I recall booking tickets (plane and gig) for the the London show that was, I think, one of their first gigs after the «Last Fair Deal Gone Down» album came out. I do know I had not heard the album when I booked nor did I have any idea what was in store but I would not soon forget. Almost as a statement, you could say, of a band redefining their sound without spitting on their legacy (even then it was becoming formidable) their transition was seamless and what presented itself to the public at large was an album and indeed a band that showed maturity few could have expected. When the lights went out the darkness on «Last Fair Deal...» eclipsed that of «Tonight's Decision» without question and where they embraced dynamics, taking things to lighter waters, then dense Sunlight Studio production ensured there would be no fear of a sugary coating. A masterpiece then and a masterpiece now.
«Viva Emptiness» marked a change – the hum around the band was hard to ignore, this seemed an album sure to be welcomed from just about all quarters – as it most certainly was. Critically and commercially all roads now led to Katatonia. Seemed the mountain had come to Mohammed. Few bands were as deserving. 6/6
"Viva Emptiness" (2003)
Despite all of this, despite the fact I had been so vocal a supporter of these former underdogs for nigh on a decade I was unable to jump aboard and enjoy the ride – The world was finally waking up to these guys yet the album left me cold, more or less, and the irony gave little consolation. Certainly «Viva Emptiness» revealed moments of the brilliance I had come to associate with the Swedes but overall the album sounded less fluid and natural than before. If pressed I would admit to considering it a let down following «Last Fair Deal....», which in itself is really far from critical such was my opinion of that album. 4/6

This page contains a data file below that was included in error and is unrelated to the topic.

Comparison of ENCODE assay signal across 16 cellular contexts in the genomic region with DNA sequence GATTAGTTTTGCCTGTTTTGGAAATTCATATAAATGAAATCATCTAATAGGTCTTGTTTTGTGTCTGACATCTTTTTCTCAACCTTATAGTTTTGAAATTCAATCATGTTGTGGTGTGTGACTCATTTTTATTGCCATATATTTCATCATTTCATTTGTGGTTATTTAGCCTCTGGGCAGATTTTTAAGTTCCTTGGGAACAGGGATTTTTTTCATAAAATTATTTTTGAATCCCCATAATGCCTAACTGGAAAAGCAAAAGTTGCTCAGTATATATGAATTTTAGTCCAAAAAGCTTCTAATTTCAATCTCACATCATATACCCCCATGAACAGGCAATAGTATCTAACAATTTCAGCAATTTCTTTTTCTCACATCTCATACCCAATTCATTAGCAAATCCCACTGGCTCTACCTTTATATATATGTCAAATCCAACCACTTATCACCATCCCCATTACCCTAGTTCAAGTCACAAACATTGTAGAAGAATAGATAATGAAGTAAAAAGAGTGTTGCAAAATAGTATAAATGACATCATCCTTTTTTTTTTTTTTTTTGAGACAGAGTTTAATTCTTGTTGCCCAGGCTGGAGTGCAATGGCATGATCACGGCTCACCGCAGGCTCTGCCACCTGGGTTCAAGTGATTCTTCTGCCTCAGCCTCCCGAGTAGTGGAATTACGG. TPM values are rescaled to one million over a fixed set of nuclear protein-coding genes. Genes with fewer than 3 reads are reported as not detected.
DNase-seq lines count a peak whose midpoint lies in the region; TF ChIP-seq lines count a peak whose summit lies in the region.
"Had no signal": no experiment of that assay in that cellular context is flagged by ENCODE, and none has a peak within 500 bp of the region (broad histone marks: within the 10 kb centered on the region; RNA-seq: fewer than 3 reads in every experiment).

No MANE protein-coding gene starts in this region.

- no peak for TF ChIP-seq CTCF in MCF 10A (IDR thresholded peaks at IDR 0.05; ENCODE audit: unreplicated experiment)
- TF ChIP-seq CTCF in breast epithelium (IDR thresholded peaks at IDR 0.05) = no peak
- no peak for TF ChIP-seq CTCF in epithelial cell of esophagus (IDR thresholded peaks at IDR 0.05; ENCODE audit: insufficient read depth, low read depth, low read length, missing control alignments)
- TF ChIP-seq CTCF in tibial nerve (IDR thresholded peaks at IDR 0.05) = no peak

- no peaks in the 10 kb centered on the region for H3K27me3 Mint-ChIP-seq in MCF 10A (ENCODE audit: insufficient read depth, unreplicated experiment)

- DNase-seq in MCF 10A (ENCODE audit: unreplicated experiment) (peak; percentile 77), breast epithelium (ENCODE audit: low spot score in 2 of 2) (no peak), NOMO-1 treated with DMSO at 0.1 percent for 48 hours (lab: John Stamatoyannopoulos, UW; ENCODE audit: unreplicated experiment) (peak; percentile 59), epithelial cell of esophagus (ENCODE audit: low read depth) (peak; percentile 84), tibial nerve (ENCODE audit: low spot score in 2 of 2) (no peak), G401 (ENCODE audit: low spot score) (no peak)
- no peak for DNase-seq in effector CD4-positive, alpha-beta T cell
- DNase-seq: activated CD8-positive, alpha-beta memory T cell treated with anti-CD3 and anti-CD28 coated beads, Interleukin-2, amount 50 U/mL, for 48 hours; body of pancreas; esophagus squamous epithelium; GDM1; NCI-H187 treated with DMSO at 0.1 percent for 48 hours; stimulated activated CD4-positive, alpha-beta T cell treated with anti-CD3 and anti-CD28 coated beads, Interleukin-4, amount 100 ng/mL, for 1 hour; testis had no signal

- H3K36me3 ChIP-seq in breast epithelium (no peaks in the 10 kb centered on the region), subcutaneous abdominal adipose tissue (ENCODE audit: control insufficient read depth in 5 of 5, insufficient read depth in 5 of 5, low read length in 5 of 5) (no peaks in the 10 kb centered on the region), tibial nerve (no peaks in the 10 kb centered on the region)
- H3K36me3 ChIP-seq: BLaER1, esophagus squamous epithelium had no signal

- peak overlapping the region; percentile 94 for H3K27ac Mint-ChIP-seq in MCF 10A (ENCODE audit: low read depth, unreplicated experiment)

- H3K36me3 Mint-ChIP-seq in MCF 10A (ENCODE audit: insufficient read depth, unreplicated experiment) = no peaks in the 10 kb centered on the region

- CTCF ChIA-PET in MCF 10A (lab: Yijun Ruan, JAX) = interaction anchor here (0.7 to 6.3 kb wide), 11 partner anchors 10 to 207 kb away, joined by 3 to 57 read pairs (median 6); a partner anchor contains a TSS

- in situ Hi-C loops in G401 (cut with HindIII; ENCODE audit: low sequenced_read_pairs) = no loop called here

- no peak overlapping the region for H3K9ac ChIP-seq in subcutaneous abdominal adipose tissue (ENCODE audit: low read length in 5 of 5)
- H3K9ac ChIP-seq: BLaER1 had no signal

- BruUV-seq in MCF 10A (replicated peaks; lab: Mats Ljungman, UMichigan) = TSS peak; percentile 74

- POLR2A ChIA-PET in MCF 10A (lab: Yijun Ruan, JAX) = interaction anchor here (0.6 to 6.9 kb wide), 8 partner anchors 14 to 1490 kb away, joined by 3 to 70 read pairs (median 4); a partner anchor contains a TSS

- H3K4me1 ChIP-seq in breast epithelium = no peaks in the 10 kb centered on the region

"The Great Cold Distance" (2006)
«The Great Cold Distance», for me, marked Katatonia becoming a proper grown up band and doubtless their turning professional around the time of «Viva Emptiness» played it's part. Much fuss was made about lead single and it's video that found release prior to the album. «My Twin» instantly became a 'Katatonia classic' and with it came a real deal, spit and polish music video that was shown to and accepted by people who few would have expected, once upon a time, to fall into Katatatonia's demographic. Yet there they were. Even more progress you say? And you'd be right. In my opinion the album was overall a finer aesthetic statement than «Viva Emptiness» yet still some way from the glory of «Last Fair Deal....». 4/6
"Night Is the New Day" (2009)
Having read or heard that the writing team of Anders and Jonas had gone though a pretty heavy period of creative block leading up to the album's recording, I had strong fears that panic may have led to the closure of the band's quality control centre, with deadlines possibly forcing the album's release before it was ready. Not so. «Night.....» features in «Day and Then the Shade», «The Promise Of Deceit» and «Liberation» tracks I feel are the strongest since «Last Fair Deal....». However, the gem hidden silently as the album's ending «Departer» - itself a departure sound wise whilst at the same time a track that, succeeds beautiful and completely in conveying the darker side of what Katatonia has always been about.
Not many would agree with my assessment that Katatonia's two discs prior to «Night...» had slightly sidestepped, been a little less fluent in delivery than we may have felt accustomed to but regardless of whether or not it need be pushed, that point feels nullified when the band manage to remain so strong in vision so far into their creative cycle. 5/6
Composed by Paul Kearns